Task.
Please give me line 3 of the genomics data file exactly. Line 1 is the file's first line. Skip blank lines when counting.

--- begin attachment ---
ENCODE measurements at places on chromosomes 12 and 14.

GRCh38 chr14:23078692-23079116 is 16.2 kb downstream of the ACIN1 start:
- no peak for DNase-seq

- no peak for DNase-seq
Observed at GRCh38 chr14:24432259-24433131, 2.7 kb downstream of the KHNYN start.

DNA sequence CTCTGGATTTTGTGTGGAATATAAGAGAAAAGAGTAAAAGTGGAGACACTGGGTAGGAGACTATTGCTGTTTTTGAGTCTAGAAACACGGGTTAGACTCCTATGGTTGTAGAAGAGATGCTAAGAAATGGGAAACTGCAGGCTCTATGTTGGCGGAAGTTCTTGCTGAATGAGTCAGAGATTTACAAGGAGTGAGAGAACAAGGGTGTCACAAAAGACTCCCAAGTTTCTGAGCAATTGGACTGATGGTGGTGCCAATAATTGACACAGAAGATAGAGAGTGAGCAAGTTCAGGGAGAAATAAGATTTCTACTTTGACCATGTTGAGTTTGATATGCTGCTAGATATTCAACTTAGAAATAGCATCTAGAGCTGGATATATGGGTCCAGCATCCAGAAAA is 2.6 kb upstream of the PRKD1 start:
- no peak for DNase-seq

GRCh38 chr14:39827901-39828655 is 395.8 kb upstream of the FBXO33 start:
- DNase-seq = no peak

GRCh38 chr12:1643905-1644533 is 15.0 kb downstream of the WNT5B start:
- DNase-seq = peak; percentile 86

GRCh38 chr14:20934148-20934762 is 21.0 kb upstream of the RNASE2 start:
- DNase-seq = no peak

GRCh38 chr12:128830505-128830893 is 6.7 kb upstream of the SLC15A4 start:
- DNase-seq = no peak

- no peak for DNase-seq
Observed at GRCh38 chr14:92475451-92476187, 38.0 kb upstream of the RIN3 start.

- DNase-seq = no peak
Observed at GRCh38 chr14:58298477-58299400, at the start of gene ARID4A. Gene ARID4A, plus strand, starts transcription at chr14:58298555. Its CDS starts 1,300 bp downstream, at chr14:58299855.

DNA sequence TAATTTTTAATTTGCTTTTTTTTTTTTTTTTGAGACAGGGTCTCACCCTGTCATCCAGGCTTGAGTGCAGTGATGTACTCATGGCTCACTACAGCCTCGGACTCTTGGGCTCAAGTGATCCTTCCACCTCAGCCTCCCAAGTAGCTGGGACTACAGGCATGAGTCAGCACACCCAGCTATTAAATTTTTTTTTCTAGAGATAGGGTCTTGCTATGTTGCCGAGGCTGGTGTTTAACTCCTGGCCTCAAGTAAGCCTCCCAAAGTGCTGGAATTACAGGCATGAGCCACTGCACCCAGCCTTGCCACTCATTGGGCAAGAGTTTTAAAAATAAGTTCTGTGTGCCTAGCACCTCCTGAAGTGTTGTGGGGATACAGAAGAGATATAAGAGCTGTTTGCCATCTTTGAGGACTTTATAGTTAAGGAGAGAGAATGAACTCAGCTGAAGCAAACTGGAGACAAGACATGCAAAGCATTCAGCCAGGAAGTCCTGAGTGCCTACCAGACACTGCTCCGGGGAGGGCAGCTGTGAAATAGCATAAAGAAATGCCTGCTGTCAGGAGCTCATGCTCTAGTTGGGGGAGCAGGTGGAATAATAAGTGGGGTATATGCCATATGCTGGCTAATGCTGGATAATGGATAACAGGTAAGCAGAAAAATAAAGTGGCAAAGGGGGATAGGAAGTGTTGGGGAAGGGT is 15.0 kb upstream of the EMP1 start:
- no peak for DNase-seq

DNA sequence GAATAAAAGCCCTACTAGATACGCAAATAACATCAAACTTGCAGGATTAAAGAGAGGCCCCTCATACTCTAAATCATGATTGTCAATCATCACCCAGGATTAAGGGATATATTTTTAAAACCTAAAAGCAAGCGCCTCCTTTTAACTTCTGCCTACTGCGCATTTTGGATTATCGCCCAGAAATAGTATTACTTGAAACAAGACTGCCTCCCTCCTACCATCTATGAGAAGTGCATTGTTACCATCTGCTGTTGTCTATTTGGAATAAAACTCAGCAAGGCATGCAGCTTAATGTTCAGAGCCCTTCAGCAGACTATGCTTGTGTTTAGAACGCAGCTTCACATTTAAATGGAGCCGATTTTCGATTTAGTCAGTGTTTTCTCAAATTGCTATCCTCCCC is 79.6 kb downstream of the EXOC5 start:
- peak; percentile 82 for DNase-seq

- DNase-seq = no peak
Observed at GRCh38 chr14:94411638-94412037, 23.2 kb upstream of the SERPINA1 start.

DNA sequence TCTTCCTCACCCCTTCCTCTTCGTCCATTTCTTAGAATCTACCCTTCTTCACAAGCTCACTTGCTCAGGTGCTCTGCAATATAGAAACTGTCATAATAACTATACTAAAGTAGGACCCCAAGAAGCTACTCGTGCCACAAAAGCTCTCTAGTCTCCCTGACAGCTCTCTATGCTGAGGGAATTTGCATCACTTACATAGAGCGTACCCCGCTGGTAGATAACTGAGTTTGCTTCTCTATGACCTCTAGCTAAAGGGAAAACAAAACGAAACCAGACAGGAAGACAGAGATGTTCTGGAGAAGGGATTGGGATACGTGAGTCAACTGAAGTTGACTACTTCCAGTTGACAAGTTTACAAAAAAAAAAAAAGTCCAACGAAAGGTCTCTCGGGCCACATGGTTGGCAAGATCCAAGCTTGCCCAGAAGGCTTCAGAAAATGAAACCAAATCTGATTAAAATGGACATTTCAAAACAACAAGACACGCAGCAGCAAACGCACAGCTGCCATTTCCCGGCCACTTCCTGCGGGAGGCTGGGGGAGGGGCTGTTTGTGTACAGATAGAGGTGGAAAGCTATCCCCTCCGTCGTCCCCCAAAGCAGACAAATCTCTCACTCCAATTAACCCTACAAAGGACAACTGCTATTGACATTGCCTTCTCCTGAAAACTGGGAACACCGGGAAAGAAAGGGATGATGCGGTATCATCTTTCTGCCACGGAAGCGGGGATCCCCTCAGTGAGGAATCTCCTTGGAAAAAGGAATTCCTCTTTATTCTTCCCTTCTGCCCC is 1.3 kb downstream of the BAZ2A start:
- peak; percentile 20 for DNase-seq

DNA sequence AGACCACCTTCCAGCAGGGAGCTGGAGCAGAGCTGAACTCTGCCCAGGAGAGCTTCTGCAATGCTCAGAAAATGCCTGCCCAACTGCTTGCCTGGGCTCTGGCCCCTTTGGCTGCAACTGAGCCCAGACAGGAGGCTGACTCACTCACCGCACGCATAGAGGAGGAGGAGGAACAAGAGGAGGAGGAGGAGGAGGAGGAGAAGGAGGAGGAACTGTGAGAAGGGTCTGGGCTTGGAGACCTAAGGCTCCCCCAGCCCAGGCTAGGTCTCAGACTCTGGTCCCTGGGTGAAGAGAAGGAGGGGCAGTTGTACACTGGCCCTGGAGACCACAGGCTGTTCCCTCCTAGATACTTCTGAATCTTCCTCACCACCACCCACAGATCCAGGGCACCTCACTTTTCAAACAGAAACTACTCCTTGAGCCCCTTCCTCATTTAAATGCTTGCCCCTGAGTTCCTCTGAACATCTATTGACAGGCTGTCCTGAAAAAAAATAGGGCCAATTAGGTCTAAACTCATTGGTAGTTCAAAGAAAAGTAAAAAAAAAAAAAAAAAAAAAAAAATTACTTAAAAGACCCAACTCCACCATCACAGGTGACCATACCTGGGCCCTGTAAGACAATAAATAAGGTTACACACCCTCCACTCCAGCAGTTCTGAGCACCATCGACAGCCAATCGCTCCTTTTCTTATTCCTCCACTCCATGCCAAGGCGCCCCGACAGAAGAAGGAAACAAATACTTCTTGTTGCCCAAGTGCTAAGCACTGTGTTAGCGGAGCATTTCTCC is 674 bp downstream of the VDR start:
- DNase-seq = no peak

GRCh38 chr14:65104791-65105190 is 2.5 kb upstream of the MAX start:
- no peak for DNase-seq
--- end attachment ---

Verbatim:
- no peak for DNase-seq